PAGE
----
"Tears of laughter," the 43-year-old Indian sex worker is quick to note. Giri and her friend, Sangita Manoji, had just shared some of their most memorable and comic experiences on the job in "Sex, Fun, and Money," their talk at the Association for Women's Rights In Development forum. The conference, held in September in Brazil, drew more than 1,800 feminists from around the world.
In India, where some kinds of sex work are criminalized, and those who do it often face discrimination and abuse, joy and humor can be deeply subversive things.
"The day has arrived that we are standing up for ourselves and keeping our heads high," Giri, who is from the eastern city of Kolkata, India, says. "We want to have fun amongst ourselves."
And that fun sometimes comes from unexpected encounters. One of Giri's clients asked her to dress up as an Indian goddess before urinating on him. Manoji remembered the time both she and a client got annoyed with each other for eating too much of the fried chicken they were sharing — it turned out that a stray cat had been stealing it all along.
As the translator finished sharing their stories with conference-goers, some stirred their coffees and shot each other nervous looks, unsure how to react. When Giri and Manoji let out big belly laughs, however, the audience laughed with them.
Both Giri and Manoji are members of Durbar, a collective of male, female, and transgender sex workers. There are an estimated 3 million sex workers in India, according to the country's Ministry of Women and Child Development, and many of them are children who have been forced into it. Durbar fights against the exploitation of children while advocating that all sex work be decriminalized for adults who do it by choice. Beyond decriminalization, Giri and Manoji say they are also eager to change the narrative that sex work is only depressing drudgery.
Which is why, in 2013, they began working with researcher Debolina Dutta and illustrator Anirban Ghosh to share their funniest experiences in visual form. The women of Durbar and another sex-worker collective, VAMP, spoke with Dutta. Then Ghosh illustrated their experiences in the form of whimsical cartoons. Fifteen short stories have been collected in a book called The Rule of Laughter; the group is hoping to publish it next year.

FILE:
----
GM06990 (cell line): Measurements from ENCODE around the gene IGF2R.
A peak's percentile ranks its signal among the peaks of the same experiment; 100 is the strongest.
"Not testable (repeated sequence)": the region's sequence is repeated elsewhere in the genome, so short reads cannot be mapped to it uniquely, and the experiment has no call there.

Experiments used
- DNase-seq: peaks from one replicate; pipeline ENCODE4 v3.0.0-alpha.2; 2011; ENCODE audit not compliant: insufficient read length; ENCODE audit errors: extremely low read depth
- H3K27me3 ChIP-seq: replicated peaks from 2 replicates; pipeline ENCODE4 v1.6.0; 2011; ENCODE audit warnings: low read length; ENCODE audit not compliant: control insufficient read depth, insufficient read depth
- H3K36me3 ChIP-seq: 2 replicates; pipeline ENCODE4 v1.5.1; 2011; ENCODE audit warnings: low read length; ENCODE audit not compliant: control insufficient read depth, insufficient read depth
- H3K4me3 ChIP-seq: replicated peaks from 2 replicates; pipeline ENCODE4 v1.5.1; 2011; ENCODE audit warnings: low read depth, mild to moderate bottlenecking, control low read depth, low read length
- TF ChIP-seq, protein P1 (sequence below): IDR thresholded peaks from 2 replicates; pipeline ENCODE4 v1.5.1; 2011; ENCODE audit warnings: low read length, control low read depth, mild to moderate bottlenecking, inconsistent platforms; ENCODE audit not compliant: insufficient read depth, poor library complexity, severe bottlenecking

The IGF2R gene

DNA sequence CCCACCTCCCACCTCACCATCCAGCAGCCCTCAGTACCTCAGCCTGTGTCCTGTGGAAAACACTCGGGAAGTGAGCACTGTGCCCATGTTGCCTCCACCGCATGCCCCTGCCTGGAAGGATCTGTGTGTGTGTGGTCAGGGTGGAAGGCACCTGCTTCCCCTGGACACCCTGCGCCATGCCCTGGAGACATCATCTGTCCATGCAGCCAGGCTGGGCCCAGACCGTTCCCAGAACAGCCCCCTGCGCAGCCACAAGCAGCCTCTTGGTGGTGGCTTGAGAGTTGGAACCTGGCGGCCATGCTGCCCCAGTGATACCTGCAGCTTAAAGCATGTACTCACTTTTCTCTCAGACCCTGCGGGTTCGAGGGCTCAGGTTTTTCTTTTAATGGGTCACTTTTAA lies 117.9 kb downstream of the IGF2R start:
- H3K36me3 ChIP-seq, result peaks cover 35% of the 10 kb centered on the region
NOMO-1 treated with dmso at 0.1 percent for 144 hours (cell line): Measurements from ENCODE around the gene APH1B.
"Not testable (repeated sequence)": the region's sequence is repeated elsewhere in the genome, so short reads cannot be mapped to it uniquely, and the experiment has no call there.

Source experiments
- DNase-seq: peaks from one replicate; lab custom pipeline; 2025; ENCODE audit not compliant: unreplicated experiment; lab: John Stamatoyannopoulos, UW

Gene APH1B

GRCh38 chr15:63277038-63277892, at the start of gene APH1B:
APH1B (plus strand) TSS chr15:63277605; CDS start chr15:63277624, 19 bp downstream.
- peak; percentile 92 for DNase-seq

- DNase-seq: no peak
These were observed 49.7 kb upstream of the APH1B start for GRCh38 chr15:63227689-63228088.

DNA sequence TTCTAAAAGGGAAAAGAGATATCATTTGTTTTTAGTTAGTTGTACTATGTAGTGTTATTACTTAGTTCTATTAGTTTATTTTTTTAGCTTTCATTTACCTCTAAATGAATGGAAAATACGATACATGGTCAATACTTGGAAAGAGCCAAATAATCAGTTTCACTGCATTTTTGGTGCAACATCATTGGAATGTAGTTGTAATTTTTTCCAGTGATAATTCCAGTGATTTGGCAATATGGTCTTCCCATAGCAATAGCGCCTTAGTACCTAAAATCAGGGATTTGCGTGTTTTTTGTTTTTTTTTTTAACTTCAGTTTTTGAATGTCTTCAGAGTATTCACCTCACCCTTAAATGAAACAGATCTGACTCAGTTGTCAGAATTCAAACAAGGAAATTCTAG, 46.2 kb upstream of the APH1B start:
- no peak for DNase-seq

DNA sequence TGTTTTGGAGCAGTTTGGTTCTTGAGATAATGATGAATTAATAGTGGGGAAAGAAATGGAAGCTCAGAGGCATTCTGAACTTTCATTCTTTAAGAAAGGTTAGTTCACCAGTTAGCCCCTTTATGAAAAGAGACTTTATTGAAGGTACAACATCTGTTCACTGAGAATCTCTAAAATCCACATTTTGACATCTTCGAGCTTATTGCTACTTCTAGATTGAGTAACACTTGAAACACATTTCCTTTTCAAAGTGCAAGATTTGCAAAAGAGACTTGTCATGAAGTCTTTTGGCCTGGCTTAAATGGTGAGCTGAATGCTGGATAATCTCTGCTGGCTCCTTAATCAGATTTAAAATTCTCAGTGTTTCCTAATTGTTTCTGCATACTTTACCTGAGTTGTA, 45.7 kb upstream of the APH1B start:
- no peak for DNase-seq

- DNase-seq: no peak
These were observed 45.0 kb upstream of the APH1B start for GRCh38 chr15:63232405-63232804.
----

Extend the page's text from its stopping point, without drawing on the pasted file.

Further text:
"In India, where there is an abolitionary stand on sex work, a book like this challenges the stigma attached to the profession," Ghosh told Refinery29. "Stories of pleasure, of laughter and camaraderie, of sex workers making choices for themselves, these stories are often lost in the popular narratives of victimhood and rehabilitation."
Giri spoke with Refinery29 as part of her effort to change that narrative.
"I was 15. At first, [sex] was forced upon me, which is why I chose this path. I used to work at a bag factory, and one youth at the bag factory forced himself on me. After that, I left the job and went to [the state of] Bihar to dance. [Ed. note: In some parts of India, it is good luck to invite transgender people, known as hijras, to dance at weddings or birthday parties as a blessing.]
"But dancing over there, I found people forced themselves upon me for free sex. At that time, I worried about it. Then I decided that I would treat this as a 9-to-5 job, that I would do sex work and take money for it."
The police used to harass us, used to manhandle us and hit us…Today, the police bring us a chair to sit upon and respectfully ask us, 'What would you like to drink?'
"I had a lot of troubles at the beginning. Number one, no one used to listen to us. Number two, I couldn't initially tell anyone that I was a sex worker, because at that time, the police were oppressing us, goons were oppressing us, landlords were oppressing us, and even the people who lived nearby continually oppressed us.
"In 1995, the Durbar organization was created. The police used to harass us, used to manhandle us and hit us…Today, the police bring us a chair to sit upon and respectfully ask us, 'What would you like to drink? Tea, or cold water?' Today they do that because we, ourselves, are organized.